David Moves Out- Part One

by dpreyde

My friend Timothy and I were standing outside a mental institution. It was May 2011.

“This has been a horrible year,” he said.

“It’s been an interesting year,” I said.

“Fucking horrible.”

One of our best friends was inside the mental institution, and had been for over a month. We were one of his only means of emotional support, which was messing me up pretty badly.

Timothy had been suicidal for most of the winter, and had barely avoided getting chucked in the bin himself. A few months before that, I’d dropped out of university.

Standing outside the mental institution with Timothy, I assessed my life.

I have to turn things around, I thought. I have to do something drastic.

That evening, my parents and I sat in the family room watching T.V., eating dinner off of plates in our laps.

“I’ve decided to move into Toronto as soon as possible,” I said. “Probably at the start of July.”

“Wait, what?” my father said.

I tried to explain to my parents why I thought this was necessary: my friends lived in the city, I was starting work at the U of T in the fall, I was almost twenty-four.

But my explanations fell flat, because I was running on instinct. I’d been running on instinct for several months at that point, which was one of the reasons I was feeling tired all the time. I was used to being a brain instead of a heart, but something had changed inside me. Or around me. Or maybe both.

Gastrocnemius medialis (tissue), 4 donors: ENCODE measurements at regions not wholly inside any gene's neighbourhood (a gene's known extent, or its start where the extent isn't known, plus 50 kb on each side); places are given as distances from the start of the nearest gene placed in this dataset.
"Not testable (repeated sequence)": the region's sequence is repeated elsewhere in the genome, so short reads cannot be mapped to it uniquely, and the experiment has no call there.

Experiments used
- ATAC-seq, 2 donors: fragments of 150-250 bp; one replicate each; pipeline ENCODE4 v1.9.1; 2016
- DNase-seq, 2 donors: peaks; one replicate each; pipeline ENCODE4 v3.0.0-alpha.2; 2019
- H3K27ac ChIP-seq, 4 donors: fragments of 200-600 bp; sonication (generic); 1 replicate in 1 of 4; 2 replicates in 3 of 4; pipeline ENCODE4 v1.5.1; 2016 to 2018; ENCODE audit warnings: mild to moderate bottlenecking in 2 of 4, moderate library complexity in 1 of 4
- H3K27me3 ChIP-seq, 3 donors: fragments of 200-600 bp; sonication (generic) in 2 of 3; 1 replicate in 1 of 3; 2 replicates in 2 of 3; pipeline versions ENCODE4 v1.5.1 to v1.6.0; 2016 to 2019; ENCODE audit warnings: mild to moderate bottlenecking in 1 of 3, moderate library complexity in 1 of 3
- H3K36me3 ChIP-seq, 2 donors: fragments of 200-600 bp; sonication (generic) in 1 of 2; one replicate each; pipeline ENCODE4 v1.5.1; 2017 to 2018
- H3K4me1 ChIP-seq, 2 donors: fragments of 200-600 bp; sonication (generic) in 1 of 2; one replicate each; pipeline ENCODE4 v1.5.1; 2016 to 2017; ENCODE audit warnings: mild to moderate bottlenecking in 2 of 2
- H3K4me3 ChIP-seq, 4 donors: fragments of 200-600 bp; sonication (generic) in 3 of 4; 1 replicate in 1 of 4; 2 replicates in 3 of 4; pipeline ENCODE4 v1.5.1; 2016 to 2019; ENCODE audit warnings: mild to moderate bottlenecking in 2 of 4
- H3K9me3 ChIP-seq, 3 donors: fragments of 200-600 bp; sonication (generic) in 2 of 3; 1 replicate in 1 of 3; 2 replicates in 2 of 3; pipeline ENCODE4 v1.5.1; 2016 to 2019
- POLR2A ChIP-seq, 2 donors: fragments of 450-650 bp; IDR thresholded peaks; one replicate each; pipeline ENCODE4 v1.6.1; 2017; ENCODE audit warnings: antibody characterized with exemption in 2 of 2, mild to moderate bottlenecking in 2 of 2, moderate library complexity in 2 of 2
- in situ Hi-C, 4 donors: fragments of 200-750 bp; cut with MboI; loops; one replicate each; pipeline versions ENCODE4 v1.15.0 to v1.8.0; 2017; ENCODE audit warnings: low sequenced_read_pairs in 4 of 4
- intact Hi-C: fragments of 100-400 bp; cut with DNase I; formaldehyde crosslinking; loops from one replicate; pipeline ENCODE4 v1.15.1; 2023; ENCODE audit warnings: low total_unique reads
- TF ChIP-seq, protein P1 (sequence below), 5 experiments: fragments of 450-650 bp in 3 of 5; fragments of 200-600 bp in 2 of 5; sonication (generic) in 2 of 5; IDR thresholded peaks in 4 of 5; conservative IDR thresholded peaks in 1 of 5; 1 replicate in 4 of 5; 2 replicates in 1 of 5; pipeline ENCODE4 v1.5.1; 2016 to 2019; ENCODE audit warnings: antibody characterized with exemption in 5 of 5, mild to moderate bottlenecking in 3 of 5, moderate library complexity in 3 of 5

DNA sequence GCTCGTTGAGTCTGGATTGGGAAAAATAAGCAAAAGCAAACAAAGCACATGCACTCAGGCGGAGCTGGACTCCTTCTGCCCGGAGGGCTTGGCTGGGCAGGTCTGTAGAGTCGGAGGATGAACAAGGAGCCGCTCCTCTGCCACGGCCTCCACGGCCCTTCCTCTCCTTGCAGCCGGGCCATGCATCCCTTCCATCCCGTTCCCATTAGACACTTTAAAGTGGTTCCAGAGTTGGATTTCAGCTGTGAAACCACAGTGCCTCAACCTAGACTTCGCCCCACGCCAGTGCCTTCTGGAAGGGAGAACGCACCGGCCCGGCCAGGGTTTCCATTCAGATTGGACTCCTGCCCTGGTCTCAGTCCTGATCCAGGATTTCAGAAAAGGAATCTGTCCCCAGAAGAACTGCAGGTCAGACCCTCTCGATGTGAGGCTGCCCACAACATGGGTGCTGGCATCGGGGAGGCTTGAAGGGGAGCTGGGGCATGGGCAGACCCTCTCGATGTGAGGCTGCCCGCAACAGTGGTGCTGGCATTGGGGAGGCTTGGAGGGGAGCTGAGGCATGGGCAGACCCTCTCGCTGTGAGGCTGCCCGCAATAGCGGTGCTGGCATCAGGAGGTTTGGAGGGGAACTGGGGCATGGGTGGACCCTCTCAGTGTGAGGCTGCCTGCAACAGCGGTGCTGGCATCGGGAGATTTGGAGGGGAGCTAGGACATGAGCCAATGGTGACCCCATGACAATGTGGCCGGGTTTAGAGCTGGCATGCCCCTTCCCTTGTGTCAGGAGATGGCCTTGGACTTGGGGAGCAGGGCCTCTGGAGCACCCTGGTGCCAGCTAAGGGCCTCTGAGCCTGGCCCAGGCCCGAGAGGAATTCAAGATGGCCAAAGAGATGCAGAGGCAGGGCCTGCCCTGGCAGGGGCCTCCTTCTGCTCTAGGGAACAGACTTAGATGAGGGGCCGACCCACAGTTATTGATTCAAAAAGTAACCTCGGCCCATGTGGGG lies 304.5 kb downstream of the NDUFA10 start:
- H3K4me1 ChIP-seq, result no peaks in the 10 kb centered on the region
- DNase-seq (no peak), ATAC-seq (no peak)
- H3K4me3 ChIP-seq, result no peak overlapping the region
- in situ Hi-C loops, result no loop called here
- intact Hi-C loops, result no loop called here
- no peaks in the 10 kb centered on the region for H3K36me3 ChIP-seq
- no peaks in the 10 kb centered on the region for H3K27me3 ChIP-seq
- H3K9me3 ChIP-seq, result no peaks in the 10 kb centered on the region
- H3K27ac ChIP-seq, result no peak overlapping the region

I talked to my therapist about it.

“I think this is a wonderful idea,” he said. “I’ll help you figure out what you have to do, of course. Have you thought about budgeting?”

I told my parents that my therapist supported the idea. They were not pleased, but reluctantly accepted that this was indeed something which was going to happen.

We started looking for apartments. I had very little money, because I was unemployed and relying solely on ODSP (a government stipend for being retarded, crippled, or crazy).

“We’re going to have to find something under 600,” my mother said. “And that’s not going to be easy.”

“You’re going to end up way out in the boonies for the amount of money you’ve got,” said Timothy. “In this city, you can have either price or location. Not both.”

There were plenty of apartments available in Parkdale, a neighbourhood with a reputation. One of my friends lived there, and I remembered her telling me about it.

“I don’t understand why everyone thinks Parkdale is so violent, like everyone gets shot all the time,” she said. “Nobody here can even afford guns!”

There were apartments on the outskirts of the city, too: far away places surrounded by highways and strip malls, connected to downtown only tenuously by complicated bus routes.

After an intensive search my parents and I found one place only a few kilometers from where I’d be working. It was in East York, a neighbourhood I wasn’t overly familiar with.

We didn’t set up a viewing- I wanted to scope it out first. I set out by foot from a subway station, walked north, and kept walking.

Things got depressing fast.

Soon I was surrounded by strip malls, gas stations, and run-down mom and pop shops. I found the apartment building on a street crowded with apartment buildings. Everything looked wilted. The neighbourhood grocery store was filled with unhappy-looking people. I noped the fuck out of there.

“You can’t afford to be so picky,” my mother said. “Not with your price range.”